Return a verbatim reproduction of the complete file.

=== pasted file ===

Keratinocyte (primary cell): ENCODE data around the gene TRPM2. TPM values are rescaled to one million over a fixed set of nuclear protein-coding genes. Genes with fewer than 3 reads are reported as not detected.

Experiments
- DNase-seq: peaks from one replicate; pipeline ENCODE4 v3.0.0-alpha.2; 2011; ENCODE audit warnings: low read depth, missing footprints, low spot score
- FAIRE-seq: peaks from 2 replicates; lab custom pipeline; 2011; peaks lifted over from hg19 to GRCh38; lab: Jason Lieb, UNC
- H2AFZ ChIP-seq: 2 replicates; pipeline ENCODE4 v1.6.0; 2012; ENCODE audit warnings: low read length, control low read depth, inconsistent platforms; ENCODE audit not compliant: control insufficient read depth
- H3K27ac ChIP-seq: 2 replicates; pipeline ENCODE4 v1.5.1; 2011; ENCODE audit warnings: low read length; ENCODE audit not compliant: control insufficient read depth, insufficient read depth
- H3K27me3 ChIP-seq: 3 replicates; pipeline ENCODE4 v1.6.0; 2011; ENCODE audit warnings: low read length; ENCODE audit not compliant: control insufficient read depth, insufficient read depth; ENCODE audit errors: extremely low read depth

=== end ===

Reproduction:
Keratinocyte (primary cell): ENCODE data around the gene TRPM2. TPM values are rescaled to one million over a fixed set of nuclear protein-coding genes. Genes with fewer than 3 reads are reported as not detected.

Experiments
- DNase-seq: peaks from one replicate; pipeline ENCODE4 v3.0.0-alpha.2; 2011; ENCODE audit warnings: low read depth, missing footprints, low spot score
- FAIRE-seq: peaks from 2 replicates; lab custom pipeline; 2011; peaks lifted over from hg19 to GRCh38; lab: Jason Lieb, UNC
- H2AFZ ChIP-seq: 2 replicates; pipeline ENCODE4 v1.6.0; 2012; ENCODE audit warnings: low read length, control low read depth, inconsistent platforms; ENCODE audit not compliant: control insufficient read depth
- H3K27ac ChIP-seq: 2 replicates; pipeline ENCODE4 v1.5.1; 2011; ENCODE audit warnings: low read length; ENCODE audit not compliant: control insufficient read depth, insufficient read depth
- H3K27me3 ChIP-seq: 3 replicates; pipeline ENCODE4 v1.6.0; 2011; ENCODE audit warnings: low read length; ENCODE audit not compliant: control insufficient read depth, insufficient read depth; ENCODE audit errors: extremely low read depth